While it was difficult to accurately determine degradation rates because of fluctuating concentrations, the estimated half-lives indicated these compounds are persistent (> 60 days in sediments). The partitioning of the compounds between the particulates and the sediment resulted in differential degradation rates (greater in the particulates), and products formed; those formed on the particulates were consistent with photodegradation products.
The effects of these emerging BFRs on Hyalella azteca and the benthic macroinvertebrate community were assessed through the use of in situ exposure and sampling techniques. The in situ Hyalella cages showed a high degree of variability for most endpoints, regardless of their placement (e.g., water column vs. sediment) in the mesocosm. BTBPE accumulated in the H. azteca (0.03 – 1.4 ng/g ww), however this was not associated with any changes in growth or reproduction. There was high variability in abundance and diversity between the mesocosms, which limited the ability to detect statistically significant differences. Interestingly, the BZ-54 treated mesocosms had the greatest abundance, and the least amount of community diversity.
This thesis examined the bioaccumulation potential of these compounds in fathead minnow (Pimephales promelas), as well as the associated effects on growth and development as measured through physical and biochemical endpoints. There was considerable uptake and persistence of BTBPE and TBBPA-DBPE, as well as indication of metabolism of these compounds, but limited physical effects observed. There were indications of increased oxidative stress in the BZ-54 treatment, and increased induction of vitellogenin in fathead minnow from the BTBPE treatment.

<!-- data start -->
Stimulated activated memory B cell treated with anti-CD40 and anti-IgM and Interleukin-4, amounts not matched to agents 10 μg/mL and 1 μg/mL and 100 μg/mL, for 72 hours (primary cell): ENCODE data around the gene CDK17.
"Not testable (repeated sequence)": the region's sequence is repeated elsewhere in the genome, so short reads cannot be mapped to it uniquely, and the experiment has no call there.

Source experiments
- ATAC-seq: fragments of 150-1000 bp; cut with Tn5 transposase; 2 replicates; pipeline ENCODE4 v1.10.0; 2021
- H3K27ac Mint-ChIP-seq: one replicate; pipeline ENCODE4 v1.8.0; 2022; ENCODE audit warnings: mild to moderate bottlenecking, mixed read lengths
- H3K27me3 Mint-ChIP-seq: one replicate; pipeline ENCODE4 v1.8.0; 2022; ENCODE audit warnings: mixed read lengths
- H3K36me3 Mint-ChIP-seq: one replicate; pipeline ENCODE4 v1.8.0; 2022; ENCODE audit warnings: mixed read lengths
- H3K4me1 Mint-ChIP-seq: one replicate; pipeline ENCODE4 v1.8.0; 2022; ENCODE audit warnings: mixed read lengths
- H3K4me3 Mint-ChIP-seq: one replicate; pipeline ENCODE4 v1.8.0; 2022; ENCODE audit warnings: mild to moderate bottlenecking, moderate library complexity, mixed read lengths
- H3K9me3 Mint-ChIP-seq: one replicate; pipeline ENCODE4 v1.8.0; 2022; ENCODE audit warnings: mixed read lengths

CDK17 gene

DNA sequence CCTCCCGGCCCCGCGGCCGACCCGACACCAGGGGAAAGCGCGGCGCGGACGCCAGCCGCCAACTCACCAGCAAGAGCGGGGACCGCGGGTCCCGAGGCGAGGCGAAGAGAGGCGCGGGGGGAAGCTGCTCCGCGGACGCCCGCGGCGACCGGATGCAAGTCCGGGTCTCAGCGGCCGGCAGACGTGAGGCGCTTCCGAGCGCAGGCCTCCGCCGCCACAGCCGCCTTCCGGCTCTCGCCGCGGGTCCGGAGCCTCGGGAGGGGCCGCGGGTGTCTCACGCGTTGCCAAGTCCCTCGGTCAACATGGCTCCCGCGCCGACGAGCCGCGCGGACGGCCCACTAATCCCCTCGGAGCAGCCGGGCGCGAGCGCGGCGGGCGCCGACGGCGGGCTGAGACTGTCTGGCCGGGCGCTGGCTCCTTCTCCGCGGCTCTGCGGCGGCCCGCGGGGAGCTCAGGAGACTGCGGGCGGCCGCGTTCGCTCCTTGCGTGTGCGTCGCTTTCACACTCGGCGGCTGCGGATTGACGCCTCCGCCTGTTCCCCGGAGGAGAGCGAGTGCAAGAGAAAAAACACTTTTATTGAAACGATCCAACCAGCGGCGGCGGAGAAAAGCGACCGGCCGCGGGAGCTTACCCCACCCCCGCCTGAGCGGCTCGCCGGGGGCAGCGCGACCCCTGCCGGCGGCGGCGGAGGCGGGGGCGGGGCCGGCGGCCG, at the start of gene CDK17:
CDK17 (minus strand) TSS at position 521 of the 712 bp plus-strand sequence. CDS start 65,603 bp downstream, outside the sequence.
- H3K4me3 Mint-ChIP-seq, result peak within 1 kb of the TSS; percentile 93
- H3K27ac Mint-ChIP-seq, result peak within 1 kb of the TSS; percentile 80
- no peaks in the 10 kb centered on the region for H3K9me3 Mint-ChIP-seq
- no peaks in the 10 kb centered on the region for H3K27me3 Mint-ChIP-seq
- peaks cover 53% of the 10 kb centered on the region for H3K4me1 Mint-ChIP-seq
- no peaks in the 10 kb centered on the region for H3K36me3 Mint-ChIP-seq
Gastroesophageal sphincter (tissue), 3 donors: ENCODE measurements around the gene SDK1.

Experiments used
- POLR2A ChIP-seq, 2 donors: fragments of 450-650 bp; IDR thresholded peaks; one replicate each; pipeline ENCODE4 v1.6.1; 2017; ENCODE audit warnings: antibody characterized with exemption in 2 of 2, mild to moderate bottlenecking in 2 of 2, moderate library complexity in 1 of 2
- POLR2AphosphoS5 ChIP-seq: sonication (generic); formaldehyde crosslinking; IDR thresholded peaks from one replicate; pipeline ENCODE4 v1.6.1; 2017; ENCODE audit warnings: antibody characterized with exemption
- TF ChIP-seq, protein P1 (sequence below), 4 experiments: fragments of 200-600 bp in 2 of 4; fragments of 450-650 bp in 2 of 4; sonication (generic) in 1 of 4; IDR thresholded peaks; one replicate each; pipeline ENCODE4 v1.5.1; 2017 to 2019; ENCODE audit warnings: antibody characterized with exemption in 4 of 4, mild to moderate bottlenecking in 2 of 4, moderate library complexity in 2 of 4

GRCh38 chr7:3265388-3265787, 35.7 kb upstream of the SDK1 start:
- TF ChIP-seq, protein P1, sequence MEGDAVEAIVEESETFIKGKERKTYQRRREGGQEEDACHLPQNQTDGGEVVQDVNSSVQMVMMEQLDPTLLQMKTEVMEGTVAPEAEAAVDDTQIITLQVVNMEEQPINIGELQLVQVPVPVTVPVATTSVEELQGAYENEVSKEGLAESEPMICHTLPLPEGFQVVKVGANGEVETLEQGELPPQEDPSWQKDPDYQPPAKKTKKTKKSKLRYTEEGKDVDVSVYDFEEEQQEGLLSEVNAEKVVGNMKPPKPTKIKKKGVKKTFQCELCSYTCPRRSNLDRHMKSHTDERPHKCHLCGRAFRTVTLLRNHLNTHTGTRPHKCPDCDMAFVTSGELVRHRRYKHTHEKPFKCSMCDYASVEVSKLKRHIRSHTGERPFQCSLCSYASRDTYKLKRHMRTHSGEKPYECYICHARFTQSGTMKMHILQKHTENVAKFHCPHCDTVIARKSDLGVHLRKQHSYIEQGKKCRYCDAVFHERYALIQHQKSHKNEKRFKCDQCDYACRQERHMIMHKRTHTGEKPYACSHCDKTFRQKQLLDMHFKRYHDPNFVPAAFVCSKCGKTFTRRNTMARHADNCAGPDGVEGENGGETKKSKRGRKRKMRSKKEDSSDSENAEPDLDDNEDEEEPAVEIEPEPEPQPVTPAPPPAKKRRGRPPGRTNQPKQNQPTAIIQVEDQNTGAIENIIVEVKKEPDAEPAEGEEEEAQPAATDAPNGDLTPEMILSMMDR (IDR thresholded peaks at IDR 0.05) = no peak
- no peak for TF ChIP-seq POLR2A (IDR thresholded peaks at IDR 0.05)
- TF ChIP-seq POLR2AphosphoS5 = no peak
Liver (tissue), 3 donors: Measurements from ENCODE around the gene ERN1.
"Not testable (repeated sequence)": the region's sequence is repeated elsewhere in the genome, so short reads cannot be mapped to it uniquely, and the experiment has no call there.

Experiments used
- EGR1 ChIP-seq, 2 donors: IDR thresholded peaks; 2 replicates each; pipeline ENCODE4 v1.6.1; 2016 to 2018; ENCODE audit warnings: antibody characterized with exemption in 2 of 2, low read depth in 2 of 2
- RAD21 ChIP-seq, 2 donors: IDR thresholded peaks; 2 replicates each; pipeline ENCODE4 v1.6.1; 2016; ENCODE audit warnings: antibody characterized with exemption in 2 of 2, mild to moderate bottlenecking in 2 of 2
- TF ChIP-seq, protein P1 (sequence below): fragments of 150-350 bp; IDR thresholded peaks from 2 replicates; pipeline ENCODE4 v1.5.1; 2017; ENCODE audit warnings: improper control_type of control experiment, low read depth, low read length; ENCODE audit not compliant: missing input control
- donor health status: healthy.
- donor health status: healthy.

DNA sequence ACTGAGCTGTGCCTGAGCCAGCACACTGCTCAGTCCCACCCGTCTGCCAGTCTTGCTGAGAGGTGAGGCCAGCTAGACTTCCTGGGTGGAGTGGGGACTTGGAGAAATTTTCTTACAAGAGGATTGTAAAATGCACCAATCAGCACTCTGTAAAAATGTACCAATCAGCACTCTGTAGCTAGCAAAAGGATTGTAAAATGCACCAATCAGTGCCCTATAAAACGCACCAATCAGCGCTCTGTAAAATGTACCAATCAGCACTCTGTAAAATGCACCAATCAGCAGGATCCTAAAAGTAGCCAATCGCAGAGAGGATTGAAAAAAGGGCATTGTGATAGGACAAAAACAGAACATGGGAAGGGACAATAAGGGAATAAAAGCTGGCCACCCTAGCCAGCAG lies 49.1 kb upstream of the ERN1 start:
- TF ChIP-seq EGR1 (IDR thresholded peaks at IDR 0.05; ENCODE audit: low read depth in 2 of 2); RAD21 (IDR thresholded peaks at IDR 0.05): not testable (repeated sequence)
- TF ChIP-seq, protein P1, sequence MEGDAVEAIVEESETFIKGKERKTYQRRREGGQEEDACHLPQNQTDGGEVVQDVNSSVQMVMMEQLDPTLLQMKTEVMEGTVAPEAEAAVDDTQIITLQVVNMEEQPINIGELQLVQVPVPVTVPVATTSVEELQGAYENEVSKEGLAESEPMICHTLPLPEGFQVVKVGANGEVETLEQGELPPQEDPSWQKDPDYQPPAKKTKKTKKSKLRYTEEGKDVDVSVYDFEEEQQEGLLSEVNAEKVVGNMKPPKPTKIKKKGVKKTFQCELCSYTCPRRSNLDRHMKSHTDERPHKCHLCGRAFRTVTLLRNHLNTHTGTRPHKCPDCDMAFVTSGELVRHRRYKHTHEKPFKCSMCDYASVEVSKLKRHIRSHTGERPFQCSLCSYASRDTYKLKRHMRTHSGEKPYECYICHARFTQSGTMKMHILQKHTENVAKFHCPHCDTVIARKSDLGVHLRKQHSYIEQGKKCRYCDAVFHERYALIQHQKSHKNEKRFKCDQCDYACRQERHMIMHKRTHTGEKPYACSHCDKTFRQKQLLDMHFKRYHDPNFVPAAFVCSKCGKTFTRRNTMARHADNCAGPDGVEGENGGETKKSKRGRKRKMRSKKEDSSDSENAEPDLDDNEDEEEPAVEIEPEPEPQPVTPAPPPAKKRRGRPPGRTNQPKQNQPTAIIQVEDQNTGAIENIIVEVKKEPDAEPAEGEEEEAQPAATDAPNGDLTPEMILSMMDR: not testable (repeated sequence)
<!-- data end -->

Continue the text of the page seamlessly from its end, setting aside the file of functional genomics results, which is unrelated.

I could tell translating this into Up Goer Five language was going to be a difficult challenge, as from the title of my thesis, “and” “of” and “three” were the only words recognized by the Up Goer Five word editor. The description was made more difficult when words like “treatment”, “pond”, and even “fish”, were not allowed. So with a bit of working (e.g., fish = water cats, thanks PETA) here is my translated abstract using only the ten hundred most common words.
Old school fire slowing things are long lasting and bad, so new fire slowing things were made. We don’t know much about the new fire slowing things, like if they are long lasting or bad, so we tried to figure that out using small bodies of water.
While it was hard to find out how long they stick around, the best guess for half-lives says that these new fire slowing things are long lasting (> 60 days in the bottom of water). Where these fire slowing things ended up changed over time, with them liking to go into the bottom of the water. These fire slowing things changed into other things over time, these new things had been seen by other people too.
We wanted to figure out if these new fire slowing things would hurt the little life forms in water. Most of the little life forms were the same in all the bodies of water, no matter what new fire slowing thing was put in the water. One fire slowing thing made its way into some of the little life forms, however this did not change the growing or baby making of the little life forms. There were lots of changes in total number and make up of little life forms between the water bodies. The bodies of water that had one fire slowing thing in them, had the greatest numbers, but the least number of types.
This work also looked into the way the fire slowing things could move into water cats, and if they caused any problems in growing or making babies. Two of the fire slowing things moved into the water cats and stayed there for a long time, and did break down into other, smaller things. There was not much change in the growing, well being, or baby making of the water cats. One of the fire slowing things did look like it was causing some hurt, but only a little bit. Some of the boy water cats that were in the one fire slowing thing water body, had stuff in their blood that should only be found in girl water cats, but not so much that it was really important.